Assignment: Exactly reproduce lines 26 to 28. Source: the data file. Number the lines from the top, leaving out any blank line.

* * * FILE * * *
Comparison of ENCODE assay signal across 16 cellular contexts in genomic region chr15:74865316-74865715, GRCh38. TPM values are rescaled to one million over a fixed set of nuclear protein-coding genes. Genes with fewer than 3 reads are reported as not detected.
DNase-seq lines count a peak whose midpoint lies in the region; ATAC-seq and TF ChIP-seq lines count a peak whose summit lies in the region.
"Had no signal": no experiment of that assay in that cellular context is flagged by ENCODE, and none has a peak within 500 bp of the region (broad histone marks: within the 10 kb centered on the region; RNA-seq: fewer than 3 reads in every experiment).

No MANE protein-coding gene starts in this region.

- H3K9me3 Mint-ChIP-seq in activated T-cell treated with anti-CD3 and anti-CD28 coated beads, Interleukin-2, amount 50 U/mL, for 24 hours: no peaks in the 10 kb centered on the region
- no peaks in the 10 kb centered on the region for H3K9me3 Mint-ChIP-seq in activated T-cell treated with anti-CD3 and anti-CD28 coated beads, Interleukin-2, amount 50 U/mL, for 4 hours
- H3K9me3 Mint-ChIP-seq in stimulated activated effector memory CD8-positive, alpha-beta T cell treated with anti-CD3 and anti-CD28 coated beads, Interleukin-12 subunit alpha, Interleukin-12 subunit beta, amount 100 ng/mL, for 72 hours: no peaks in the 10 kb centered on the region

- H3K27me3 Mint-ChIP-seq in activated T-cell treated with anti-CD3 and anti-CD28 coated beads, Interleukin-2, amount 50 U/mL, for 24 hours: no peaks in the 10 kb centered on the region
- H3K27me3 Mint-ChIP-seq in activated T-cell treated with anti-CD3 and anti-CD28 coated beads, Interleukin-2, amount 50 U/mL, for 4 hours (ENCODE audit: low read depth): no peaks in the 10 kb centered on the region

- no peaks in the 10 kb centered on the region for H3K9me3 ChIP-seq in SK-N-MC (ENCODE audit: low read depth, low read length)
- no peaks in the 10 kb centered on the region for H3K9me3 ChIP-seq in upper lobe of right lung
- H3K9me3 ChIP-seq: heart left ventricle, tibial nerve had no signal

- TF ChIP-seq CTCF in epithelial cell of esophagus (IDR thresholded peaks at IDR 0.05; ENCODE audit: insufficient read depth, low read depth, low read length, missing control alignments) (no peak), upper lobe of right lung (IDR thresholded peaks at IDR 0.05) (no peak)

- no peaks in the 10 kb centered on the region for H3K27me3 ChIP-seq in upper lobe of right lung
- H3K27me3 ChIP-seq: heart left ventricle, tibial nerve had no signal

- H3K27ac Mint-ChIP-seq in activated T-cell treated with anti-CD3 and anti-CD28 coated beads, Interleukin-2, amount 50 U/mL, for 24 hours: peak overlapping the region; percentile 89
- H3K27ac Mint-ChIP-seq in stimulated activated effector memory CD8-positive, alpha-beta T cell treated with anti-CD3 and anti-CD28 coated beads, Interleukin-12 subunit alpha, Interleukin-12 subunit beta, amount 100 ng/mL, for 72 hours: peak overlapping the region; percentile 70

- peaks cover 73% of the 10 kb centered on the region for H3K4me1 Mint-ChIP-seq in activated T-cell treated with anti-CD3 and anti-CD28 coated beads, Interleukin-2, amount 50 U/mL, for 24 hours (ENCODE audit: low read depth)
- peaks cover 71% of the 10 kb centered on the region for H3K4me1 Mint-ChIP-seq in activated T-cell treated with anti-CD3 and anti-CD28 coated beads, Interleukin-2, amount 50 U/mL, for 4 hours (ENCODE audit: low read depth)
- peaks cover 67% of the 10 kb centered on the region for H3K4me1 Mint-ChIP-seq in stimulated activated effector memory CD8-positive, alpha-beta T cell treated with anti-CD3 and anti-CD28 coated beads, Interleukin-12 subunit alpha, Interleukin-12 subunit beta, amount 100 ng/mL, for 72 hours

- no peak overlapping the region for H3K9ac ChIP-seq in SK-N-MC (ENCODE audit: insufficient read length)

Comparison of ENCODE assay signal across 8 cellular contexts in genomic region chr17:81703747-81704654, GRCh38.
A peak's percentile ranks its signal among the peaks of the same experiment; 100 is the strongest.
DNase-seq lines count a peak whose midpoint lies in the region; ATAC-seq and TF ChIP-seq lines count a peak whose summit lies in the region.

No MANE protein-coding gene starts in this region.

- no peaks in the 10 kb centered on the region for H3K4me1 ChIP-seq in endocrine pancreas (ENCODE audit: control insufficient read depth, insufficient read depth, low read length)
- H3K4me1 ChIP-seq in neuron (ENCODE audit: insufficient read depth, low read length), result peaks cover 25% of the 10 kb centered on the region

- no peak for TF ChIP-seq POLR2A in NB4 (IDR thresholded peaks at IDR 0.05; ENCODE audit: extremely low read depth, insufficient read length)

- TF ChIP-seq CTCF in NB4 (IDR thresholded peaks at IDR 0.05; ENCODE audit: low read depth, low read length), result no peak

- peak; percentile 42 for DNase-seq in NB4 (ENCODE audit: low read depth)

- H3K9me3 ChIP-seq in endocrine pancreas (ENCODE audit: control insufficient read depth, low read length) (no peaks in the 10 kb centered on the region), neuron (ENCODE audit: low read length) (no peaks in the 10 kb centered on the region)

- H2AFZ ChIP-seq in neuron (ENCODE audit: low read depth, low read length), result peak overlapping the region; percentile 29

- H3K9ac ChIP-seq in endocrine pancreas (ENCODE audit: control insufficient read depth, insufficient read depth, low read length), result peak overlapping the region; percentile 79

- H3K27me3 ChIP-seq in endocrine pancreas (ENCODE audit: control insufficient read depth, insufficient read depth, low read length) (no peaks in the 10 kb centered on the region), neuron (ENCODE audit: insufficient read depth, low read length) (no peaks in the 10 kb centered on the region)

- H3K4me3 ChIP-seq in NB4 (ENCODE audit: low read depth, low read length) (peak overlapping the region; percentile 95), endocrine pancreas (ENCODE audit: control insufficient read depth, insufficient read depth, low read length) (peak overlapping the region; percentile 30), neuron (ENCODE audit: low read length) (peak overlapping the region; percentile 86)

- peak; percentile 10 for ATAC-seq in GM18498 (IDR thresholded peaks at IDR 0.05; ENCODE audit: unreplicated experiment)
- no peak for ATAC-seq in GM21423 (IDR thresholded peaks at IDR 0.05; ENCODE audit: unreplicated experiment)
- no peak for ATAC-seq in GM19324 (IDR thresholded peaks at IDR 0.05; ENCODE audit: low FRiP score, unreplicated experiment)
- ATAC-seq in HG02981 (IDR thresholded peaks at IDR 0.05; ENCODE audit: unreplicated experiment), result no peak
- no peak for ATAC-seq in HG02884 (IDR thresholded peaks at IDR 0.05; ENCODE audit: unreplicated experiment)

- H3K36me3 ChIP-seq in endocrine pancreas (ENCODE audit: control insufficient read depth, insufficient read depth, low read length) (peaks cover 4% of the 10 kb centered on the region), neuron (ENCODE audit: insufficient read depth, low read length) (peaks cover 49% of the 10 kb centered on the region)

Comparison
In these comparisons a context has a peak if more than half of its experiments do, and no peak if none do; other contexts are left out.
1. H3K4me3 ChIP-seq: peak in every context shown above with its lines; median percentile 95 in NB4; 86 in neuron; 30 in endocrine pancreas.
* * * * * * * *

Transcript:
- no peaks in the 10 kb centered on the region for H3K4me1 ChIP-seq in endocrine pancreas (ENCODE audit: control insufficient read depth, insufficient read depth, low read length)
- H3K4me1 ChIP-seq in neuron (ENCODE audit: insufficient read depth, low read length), result peaks cover 25% of the 10 kb centered on the region

- no peak for TF ChIP-seq POLR2A in NB4 (IDR thresholded peaks at IDR 0.05; ENCODE audit: extremely low read depth, insufficient read length)